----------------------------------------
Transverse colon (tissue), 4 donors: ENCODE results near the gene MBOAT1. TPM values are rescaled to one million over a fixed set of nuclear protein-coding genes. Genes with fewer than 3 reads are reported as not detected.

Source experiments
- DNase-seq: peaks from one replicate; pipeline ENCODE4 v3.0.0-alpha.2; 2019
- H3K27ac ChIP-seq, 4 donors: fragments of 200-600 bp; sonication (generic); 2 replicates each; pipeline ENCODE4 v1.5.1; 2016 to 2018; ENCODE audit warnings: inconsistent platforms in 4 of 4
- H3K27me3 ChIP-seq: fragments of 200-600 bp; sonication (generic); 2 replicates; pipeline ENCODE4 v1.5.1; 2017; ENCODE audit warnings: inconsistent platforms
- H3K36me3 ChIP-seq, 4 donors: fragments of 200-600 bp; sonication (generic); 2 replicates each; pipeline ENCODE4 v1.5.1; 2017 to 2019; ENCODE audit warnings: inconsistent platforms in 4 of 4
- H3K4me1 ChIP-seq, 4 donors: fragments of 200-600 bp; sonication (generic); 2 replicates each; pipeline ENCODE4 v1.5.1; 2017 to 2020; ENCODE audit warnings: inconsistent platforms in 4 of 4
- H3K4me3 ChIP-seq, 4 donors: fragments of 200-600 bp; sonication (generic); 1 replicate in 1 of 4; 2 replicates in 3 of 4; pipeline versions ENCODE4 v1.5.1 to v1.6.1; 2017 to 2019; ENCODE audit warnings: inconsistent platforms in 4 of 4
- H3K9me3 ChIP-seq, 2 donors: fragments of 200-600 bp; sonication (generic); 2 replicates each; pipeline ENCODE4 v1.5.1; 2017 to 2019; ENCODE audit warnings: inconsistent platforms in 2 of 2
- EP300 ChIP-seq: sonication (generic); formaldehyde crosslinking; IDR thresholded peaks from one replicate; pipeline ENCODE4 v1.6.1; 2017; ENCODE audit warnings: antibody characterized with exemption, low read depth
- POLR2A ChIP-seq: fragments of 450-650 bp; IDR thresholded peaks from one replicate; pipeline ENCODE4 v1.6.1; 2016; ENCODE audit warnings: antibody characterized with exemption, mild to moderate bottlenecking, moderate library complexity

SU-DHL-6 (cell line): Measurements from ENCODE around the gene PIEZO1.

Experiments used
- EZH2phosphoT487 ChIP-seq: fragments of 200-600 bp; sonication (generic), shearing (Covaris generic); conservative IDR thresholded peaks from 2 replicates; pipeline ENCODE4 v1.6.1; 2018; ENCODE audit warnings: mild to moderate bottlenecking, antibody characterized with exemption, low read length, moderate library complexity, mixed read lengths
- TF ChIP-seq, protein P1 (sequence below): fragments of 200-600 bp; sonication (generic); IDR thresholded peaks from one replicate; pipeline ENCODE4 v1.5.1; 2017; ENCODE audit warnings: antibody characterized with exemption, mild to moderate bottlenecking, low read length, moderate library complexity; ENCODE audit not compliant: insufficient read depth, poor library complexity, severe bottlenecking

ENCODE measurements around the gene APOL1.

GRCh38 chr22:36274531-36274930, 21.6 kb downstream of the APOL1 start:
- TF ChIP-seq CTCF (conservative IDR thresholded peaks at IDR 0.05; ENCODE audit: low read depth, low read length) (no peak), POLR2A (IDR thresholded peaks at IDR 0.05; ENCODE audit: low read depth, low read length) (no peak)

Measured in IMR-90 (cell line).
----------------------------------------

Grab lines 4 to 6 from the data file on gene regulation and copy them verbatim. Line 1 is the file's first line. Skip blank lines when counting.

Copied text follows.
- H3K27ac ChIP-seq, 4 donors: fragments of 200-600 bp; sonication (generic); 2 replicates each; pipeline ENCODE4 v1.5.1; 2016 to 2018; ENCODE audit warnings: inconsistent platforms in 4 of 4
- H3K27me3 ChIP-seq: fragments of 200-600 bp; sonication (generic); 2 replicates; pipeline ENCODE4 v1.5.1; 2017; ENCODE audit warnings: inconsistent platforms
- H3K36me3 ChIP-seq, 4 donors: fragments of 200-600 bp; sonication (generic); 2 replicates each; pipeline ENCODE4 v1.5.1; 2017 to 2019; ENCODE audit warnings: inconsistent platforms in 4 of 4